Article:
Estero de Domingo Rubio

Estero de Domingo Rubio
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The Estero de Domingo Rubio Natural Area is a wetland with great environmental importance. Its waters supply many animals that live in the area, and it is also a favourite spot for birds visiting the nearby Doñana National Park.

It is set around the mouths of the Tinto and Odiel Rivers. Its waters come from the Atlantic Ocean, the confluence of various streams such as Juana Ruiz, Príncipe and Juan Delgado, and from the water it gets directly from rainfall. This is why the environmental conditions of the marshland vary according to the tides. There are three different areas: the marsh, the mid-section and the high section, or "lacustre".

The Estero Trail runs between the mid and high sections, with broom growing on either side. Along the way there is a hide for bird watching where you can see many different species. In the marsh area, vegetation adapted to high salt concentrations predominates, such as saltmeadow cordgrass.

Amongst the mid and high sections, special mention should be made of the elegant little egret, which moves its yellow feet under the water, copying the movement of worms to attract small fish. When these come close they are caught in its long bill. Here, the dense vegetation is an ideal nesting ground for many birds such as the bright, purple swamphen and discreet little bitterns.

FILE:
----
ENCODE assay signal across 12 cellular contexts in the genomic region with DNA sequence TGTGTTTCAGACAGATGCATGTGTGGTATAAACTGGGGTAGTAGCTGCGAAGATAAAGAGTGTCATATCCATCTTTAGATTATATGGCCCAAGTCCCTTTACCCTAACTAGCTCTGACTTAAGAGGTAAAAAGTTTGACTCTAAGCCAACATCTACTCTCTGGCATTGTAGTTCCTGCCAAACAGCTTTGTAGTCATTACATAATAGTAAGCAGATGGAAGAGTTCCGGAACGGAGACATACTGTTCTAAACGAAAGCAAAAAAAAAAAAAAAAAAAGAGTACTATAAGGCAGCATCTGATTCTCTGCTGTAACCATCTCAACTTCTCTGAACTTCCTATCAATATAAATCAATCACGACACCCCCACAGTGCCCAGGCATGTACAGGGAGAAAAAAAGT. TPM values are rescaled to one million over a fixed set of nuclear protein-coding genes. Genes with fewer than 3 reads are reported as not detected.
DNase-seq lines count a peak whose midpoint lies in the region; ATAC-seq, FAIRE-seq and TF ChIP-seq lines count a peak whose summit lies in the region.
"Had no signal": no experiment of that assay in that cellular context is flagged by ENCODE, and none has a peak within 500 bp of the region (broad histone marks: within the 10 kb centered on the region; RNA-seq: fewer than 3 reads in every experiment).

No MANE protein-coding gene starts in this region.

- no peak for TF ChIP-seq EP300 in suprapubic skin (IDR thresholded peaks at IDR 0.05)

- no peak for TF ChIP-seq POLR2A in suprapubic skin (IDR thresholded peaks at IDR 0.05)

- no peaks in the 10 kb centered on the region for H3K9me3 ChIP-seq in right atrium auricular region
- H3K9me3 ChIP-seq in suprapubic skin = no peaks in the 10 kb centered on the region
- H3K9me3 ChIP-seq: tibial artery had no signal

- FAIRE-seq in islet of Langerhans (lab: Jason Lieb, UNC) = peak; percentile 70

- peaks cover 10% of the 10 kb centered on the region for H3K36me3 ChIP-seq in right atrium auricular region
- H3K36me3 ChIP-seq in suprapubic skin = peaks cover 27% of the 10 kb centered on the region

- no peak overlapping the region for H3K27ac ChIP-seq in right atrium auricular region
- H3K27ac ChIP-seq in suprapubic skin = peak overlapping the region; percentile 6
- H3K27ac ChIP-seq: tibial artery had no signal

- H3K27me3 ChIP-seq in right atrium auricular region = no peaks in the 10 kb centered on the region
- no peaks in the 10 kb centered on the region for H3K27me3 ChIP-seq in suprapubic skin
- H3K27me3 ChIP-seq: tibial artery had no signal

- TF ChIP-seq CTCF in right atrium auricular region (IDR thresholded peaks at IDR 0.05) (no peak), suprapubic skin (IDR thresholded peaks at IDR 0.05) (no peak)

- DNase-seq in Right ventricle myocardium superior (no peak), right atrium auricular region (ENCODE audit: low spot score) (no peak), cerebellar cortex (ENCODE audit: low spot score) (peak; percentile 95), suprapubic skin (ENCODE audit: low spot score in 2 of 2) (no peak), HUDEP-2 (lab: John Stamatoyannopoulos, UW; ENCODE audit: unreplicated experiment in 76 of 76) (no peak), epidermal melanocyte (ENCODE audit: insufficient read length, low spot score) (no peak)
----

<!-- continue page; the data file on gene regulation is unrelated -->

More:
In the marsh area there are many waders such as sanderlings. Their name ("correlimos" in Spanish), has a double origin: their unusual way of moving, running ("correr") on their small legs, and the way they feed on tiny creatures that they find between the fine particles of mud.

These places are packed with history. La Rábida Monastery is very close by. This is where the plan for Christopher Columbus; first expedition to the Americas was hatched.

Nature Areas
Nature site
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Points of interest

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Estero de Domingo Rubio
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Services and infrastructure

  • Tourist Office

Target audiences

young people, Couples, Lgbti, Friends, Seniors, For families, I travel alone


Nature, Culture

Environmental units

The Atlantic coast of Andalusia

Statement date

28 / 07 / 1989

Area (m2)